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Investment bank spy: technology in finance

An anonymous investment bank developer's insider account of what their working life is like
Technology at a bank

A developer at an investment bank (who asked to remain anonymous) gives a no-holds-barred account of what their working life is like.

I work as a developer in the London office of a US-headquartered investment bank. I have a degree in computer science, and have worked in the field for about nine years, ever since I graduated.

The industry today

I work on a trading system, which is where lots of the technological innovation at investment banks is focused. Many banks develop their own trading software, which they could easily sell to other financial institutions, but they'd be crazy to do so as when they develop something new, they have an advantage in the market until the other banks catch up.

Some banks are ahead of others for a bit in a particular area, but it all evens out over time. For example, one very prominent bank tried to use its own particular version of a certain programming language for almost everything at one point.

This tactic was very successful for a while, but then they started having problems recruiting as nobody wanted to get stuck working on programming languages that weren't used anywhere else.

There was a very big push by investment banks into new technology in the years before the financial crisis. At that point there was a very strong correlation between being fast and being profitable.

Now because of new banking regulation, which has affected technology alongside other areas of the business, banks are not just thinking about the speed or complexity of their systems, but also about how understandable and reliable they are.

Banks' technological systems are so powerful, sensitive and custom-made now that they can find it quite hard to keep control of them - they all worry about system crashes, or one person developing something that no-one else understands and then leaving. It's important to remember that for investment banks technology can be a liability as well as an opportunity.

On the job

At my bank there's a separate technology department that works on issues that affect the whole business, and then some developers, like me, work with particular business areas. I have a desk near the traders I work with, and I like to think I'm regarded as part of their team.

As with all kinds of career areas, you tend to see different types of people doing different roles. If you like action, you do a business-aligned role. If you like lots of discussion, you do a business analysis/problem-solving role. If you're very technically-focused, you can do a role that's mainly programming. In general, I'd say that technology people at investment banks tend to be slightly different to the other people you find working there - we're often less money-driven and more about problem-solving.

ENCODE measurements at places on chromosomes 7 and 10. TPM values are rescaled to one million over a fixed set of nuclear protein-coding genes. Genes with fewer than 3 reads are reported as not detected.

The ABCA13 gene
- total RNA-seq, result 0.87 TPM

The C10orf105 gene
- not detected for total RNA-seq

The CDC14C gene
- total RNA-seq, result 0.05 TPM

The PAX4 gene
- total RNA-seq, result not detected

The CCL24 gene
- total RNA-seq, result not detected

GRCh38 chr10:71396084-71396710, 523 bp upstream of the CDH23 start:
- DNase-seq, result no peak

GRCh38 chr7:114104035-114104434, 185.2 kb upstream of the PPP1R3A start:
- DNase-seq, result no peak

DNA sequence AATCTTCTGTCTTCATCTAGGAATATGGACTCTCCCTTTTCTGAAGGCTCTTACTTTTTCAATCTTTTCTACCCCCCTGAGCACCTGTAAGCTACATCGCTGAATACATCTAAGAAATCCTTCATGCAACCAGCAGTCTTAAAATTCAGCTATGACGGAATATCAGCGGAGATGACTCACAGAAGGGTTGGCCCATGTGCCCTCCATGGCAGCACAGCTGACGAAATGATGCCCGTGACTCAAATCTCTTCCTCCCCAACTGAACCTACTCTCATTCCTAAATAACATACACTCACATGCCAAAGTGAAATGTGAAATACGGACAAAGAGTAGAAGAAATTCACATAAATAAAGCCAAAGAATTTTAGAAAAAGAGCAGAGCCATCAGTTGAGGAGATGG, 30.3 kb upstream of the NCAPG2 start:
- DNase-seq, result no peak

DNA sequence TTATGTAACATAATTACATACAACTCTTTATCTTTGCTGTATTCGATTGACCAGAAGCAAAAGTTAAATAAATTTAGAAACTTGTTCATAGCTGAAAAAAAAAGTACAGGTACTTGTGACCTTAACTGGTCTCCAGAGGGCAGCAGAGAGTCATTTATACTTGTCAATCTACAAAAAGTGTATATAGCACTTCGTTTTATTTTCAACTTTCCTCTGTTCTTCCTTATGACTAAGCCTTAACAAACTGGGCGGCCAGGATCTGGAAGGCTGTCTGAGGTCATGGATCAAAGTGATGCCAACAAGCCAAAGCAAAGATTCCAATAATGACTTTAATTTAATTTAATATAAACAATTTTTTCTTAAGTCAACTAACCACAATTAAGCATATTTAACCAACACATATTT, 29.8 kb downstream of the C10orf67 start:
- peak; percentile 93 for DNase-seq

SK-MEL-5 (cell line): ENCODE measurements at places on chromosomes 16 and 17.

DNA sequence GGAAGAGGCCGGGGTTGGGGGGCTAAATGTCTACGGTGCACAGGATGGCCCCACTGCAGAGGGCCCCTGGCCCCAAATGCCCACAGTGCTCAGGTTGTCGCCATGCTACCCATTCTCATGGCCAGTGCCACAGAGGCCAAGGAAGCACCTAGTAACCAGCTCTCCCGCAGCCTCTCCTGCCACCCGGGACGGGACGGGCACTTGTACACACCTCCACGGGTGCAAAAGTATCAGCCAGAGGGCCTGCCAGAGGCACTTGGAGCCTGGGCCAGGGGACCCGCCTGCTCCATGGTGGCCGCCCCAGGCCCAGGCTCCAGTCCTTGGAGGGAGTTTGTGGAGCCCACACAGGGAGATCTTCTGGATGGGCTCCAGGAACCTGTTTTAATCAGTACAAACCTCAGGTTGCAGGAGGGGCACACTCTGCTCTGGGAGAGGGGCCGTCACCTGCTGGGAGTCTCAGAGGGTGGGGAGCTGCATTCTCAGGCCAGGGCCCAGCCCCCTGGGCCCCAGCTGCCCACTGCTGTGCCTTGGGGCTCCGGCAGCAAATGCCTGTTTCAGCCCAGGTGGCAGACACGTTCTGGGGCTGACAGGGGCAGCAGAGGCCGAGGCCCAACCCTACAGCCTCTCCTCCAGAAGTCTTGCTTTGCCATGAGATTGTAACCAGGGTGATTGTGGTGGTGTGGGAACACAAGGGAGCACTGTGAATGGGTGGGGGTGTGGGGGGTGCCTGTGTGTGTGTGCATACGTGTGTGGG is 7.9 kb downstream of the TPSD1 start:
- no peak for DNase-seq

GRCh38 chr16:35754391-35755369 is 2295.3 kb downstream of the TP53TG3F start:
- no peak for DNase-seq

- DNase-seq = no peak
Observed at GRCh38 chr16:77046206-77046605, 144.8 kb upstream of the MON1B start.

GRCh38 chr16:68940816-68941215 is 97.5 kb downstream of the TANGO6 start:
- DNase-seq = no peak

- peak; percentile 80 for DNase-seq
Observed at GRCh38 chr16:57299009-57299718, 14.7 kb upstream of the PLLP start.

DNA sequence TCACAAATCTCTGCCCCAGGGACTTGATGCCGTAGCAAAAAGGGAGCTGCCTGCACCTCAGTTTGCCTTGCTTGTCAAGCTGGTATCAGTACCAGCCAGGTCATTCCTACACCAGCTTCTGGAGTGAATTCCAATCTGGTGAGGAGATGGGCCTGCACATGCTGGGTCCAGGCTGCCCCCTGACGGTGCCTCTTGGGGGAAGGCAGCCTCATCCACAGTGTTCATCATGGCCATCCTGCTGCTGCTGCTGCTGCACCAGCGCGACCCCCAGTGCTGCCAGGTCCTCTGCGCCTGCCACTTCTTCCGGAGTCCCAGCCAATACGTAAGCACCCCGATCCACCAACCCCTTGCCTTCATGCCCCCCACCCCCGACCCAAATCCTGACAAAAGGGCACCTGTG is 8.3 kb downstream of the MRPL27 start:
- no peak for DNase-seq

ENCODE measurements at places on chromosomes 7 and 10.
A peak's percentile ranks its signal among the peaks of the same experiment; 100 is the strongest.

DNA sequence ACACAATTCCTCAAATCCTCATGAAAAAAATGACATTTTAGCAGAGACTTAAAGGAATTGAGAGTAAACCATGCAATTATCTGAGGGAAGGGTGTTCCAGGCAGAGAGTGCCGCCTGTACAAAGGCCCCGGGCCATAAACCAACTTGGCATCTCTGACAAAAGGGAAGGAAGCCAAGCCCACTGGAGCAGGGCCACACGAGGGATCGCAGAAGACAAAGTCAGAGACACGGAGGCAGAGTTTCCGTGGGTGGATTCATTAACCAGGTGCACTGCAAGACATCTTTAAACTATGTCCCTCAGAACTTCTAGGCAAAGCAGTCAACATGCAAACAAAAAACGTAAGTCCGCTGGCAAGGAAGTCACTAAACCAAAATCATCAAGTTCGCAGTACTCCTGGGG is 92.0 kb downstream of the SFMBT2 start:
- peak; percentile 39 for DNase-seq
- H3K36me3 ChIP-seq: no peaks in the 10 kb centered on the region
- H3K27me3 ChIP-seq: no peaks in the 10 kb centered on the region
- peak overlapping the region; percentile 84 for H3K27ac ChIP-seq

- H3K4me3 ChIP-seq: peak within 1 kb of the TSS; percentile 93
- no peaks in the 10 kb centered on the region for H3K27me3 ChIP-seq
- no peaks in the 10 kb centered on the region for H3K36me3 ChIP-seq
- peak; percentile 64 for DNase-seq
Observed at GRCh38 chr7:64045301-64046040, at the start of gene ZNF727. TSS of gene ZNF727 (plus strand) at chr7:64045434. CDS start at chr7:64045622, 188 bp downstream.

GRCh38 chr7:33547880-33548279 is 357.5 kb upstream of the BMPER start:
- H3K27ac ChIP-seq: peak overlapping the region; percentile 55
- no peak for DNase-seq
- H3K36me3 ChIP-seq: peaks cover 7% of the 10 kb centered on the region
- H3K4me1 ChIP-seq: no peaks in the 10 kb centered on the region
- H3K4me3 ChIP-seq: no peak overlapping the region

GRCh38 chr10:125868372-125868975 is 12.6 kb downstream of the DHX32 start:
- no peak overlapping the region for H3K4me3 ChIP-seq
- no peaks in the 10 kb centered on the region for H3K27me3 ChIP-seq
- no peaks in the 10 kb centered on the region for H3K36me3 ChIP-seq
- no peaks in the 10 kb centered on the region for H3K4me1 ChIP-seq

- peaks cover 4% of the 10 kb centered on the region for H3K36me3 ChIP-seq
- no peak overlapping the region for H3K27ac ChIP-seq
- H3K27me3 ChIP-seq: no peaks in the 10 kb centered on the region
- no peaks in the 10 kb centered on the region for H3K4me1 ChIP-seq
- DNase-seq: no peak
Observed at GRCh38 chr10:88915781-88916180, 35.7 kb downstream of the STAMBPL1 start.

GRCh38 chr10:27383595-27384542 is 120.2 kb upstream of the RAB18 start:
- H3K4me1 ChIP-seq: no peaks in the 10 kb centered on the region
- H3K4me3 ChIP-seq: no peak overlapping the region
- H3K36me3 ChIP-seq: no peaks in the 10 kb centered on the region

Technology in finance teams tend to be, like teams elsewhere in investment banks, very international and very socially diverse. There are probably fewer women in this field than in other areas of banking, but the ratio is improving.

The hours you work in technology at an investment bank depend on what team you're in. If you work very closely with a particular business area, you'll work broadly similar hours to the other people there, but often slightly fewer than them. Most people tend to do around nine to ten hours a day.

Developing your career

To get a graduate job here, you need to have a very sound understanding of how computer systems work. But I think if you've got the right level of interest, you'll naturally have learnt what you need to know to get started here. The analogy I often use is car mechanics - some people just drive them, while others can't resist lifting up the hood and poking around in the engine and end up becoming an expert very easily.

I find developers tend to think quite tactically about what languages to invest time in learning. And managers think carefully about which ones to use to make sure their bank is attracting the best people. I find that there are fewer languages really being used now than there used to be. In my job, I use C# and Java extensively. C++ used to be very popular, but I think it could be on the way out now. I regard everything else as niche - you'd have to have a good reason to use or spend much time learning any other language.

There are lots of career opportunities. Things in banking progress very quickly, so you tend to find that roles, teams and objectives change often and there's plenty of scope to try something different.

Especially once they get more senior, some people in technology in finance work as contractors - you can often find positions on particular projects at various investment banks for three, six or nine months. You get paid slightly better, but of course you don't have the same job security or benefits.

It's also not unusual for technology people to move into purely business roles as, these days, technology is such an important part of any investment bank's business.